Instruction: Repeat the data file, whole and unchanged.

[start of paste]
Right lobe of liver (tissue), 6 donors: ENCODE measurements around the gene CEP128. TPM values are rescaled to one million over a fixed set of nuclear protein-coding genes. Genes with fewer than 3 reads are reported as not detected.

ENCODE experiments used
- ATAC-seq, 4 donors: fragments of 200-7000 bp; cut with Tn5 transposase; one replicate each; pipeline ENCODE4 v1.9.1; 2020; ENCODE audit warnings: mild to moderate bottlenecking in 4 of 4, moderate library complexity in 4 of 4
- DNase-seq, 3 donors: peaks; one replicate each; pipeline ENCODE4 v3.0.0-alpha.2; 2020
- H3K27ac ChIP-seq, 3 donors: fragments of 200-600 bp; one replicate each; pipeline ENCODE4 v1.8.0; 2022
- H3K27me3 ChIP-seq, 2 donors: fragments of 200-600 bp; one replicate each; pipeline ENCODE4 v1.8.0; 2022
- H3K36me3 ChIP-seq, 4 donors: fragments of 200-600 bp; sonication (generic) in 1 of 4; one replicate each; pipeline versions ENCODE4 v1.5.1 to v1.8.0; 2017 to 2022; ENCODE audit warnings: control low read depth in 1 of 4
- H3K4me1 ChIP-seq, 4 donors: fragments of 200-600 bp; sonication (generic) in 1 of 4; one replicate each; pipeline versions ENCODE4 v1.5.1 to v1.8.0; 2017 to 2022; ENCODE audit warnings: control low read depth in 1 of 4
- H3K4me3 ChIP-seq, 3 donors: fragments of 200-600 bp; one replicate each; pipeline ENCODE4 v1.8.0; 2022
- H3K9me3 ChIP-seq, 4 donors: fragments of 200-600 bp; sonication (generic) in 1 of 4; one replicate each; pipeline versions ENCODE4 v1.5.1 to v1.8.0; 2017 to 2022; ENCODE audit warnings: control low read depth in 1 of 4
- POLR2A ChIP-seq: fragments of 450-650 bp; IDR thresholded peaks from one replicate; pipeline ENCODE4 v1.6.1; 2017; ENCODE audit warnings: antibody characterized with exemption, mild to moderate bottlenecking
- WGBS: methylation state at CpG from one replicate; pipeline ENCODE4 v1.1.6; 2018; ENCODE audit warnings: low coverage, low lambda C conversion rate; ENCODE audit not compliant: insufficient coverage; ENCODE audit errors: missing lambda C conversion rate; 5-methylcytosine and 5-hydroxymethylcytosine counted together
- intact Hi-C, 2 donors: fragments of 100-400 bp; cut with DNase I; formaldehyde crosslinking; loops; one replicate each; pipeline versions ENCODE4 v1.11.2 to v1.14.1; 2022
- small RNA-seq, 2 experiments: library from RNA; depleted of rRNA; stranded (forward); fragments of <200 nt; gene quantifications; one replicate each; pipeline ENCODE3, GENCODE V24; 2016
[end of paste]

Right lobe of liver (tissue), 6 donors: ENCODE measurements around the gene CEP128. TPM values are rescaled to one million over a fixed set of nuclear protein-coding genes. Genes with fewer than 3 reads are reported as not detected.

ENCODE experiments used
- ATAC-seq, 4 donors: fragments of 200-7000 bp; cut with Tn5 transposase; one replicate each; pipeline ENCODE4 v1.9.1; 2020; ENCODE audit warnings: mild to moderate bottlenecking in 4 of 4, moderate library complexity in 4 of 4
- DNase-seq, 3 donors: peaks; one replicate each; pipeline ENCODE4 v3.0.0-alpha.2; 2020
- H3K27ac ChIP-seq, 3 donors: fragments of 200-600 bp; one replicate each; pipeline ENCODE4 v1.8.0; 2022
- H3K27me3 ChIP-seq, 2 donors: fragments of 200-600 bp; one replicate each; pipeline ENCODE4 v1.8.0; 2022
- H3K36me3 ChIP-seq, 4 donors: fragments of 200-600 bp; sonication (generic) in 1 of 4; one replicate each; pipeline versions ENCODE4 v1.5.1 to v1.8.0; 2017 to 2022; ENCODE audit warnings: control low read depth in 1 of 4
- H3K4me1 ChIP-seq, 4 donors: fragments of 200-600 bp; sonication (generic) in 1 of 4; one replicate each; pipeline versions ENCODE4 v1.5.1 to v1.8.0; 2017 to 2022; ENCODE audit warnings: control low read depth in 1 of 4
- H3K4me3 ChIP-seq, 3 donors: fragments of 200-600 bp; one replicate each; pipeline ENCODE4 v1.8.0; 2022
- H3K9me3 ChIP-seq, 4 donors: fragments of 200-600 bp; sonication (generic) in 1 of 4; one replicate each; pipeline versions ENCODE4 v1.5.1 to v1.8.0; 2017 to 2022; ENCODE audit warnings: control low read depth in 1 of 4
- POLR2A ChIP-seq: fragments of 450-650 bp; IDR thresholded peaks from one replicate; pipeline ENCODE4 v1.6.1; 2017; ENCODE audit warnings: antibody characterized with exemption, mild to moderate bottlenecking
- WGBS: methylation state at CpG from one replicate; pipeline ENCODE4 v1.1.6; 2018; ENCODE audit warnings: low coverage, low lambda C conversion rate; ENCODE audit not compliant: insufficient coverage; ENCODE audit errors: missing lambda C conversion rate; 5-methylcytosine and 5-hydroxymethylcytosine counted together
- intact Hi-C, 2 donors: fragments of 100-400 bp; cut with DNase I; formaldehyde crosslinking; loops; one replicate each; pipeline versions ENCODE4 v1.11.2 to v1.14.1; 2022
- small RNA-seq, 2 experiments: library from RNA; depleted of rRNA; stranded (forward); fragments of <200 nt; gene quantifications; one replicate each; pipeline ENCODE3, GENCODE V24; 2016